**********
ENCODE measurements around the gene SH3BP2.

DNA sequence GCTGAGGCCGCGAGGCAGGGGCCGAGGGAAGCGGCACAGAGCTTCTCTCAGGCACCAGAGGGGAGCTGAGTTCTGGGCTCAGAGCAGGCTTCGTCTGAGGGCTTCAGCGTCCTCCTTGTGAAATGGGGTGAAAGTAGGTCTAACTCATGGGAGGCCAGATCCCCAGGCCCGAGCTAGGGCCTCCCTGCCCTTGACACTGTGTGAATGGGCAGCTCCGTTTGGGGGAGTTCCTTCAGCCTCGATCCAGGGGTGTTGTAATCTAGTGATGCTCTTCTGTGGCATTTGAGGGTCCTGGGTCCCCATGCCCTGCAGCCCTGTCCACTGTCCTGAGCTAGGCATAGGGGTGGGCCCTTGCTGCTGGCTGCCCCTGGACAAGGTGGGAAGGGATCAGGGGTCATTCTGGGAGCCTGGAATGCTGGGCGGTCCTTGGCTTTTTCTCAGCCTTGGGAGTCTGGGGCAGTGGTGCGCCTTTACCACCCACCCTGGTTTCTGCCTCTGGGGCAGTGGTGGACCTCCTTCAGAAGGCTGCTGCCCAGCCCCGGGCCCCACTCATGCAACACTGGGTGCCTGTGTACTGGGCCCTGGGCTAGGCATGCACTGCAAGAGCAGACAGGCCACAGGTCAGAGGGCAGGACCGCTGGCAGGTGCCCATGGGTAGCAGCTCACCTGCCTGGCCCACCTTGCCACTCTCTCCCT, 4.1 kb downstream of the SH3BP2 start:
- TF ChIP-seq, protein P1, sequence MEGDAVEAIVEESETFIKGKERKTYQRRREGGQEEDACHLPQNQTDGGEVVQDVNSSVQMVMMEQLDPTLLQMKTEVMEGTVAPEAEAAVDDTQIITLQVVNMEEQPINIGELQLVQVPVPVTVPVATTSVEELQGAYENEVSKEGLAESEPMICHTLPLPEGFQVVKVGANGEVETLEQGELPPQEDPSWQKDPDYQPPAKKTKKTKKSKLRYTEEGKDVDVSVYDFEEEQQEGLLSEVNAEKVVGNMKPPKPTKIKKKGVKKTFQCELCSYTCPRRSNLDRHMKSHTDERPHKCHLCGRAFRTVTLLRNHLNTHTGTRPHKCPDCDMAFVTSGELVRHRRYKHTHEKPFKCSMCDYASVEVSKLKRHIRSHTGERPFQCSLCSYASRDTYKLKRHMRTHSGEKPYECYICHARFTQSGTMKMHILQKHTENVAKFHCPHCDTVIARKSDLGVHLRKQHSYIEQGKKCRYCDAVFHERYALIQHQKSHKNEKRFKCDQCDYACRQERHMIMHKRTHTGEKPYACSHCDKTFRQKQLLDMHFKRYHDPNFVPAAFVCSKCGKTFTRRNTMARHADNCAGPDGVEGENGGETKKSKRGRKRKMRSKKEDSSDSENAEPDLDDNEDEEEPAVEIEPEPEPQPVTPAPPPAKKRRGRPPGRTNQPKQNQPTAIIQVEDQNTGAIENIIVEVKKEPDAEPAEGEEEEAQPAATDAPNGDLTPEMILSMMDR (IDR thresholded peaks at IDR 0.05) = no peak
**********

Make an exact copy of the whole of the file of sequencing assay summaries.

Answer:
ENCODE measurements around the gene SH3BP2.

DNA sequence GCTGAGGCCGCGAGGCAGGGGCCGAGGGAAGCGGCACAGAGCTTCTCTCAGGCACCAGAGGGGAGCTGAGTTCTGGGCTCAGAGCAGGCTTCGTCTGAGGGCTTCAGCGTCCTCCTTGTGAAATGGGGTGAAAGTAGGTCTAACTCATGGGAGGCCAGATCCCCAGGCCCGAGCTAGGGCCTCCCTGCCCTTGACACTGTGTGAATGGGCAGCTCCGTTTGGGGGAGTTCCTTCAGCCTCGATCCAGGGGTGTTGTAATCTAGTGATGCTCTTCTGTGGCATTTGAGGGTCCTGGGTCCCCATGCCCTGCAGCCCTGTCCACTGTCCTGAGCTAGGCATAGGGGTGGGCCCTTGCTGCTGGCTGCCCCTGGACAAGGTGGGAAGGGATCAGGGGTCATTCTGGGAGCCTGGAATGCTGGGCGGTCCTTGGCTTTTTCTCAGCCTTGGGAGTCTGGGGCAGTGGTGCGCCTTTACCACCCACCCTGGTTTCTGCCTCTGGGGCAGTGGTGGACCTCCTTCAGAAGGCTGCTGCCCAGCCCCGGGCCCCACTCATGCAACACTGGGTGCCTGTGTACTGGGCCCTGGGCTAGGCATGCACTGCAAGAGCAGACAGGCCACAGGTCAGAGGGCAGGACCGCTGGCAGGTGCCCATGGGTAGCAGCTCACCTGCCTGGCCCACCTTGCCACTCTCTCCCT, 4.1 kb downstream of the SH3BP2 start:
- TF ChIP-seq, protein P1, sequence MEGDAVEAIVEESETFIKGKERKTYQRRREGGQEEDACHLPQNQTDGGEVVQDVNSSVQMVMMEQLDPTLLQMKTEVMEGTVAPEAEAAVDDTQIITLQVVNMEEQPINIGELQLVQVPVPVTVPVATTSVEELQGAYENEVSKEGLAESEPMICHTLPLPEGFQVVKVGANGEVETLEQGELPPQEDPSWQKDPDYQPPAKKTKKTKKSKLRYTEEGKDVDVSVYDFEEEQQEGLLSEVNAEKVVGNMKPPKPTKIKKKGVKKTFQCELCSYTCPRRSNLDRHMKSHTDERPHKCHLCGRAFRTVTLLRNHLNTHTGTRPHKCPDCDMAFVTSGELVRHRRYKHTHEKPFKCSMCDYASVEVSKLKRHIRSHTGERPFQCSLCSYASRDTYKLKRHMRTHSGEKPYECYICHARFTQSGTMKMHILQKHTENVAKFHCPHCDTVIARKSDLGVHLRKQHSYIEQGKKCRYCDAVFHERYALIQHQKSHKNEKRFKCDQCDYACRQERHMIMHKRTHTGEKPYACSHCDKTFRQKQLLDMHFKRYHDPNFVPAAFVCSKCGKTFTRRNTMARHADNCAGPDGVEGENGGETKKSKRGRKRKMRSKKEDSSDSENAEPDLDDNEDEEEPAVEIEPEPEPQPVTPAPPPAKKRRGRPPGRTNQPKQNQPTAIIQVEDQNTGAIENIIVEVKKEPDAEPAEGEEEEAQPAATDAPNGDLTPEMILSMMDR (IDR thresholded peaks at IDR 0.05) = no peak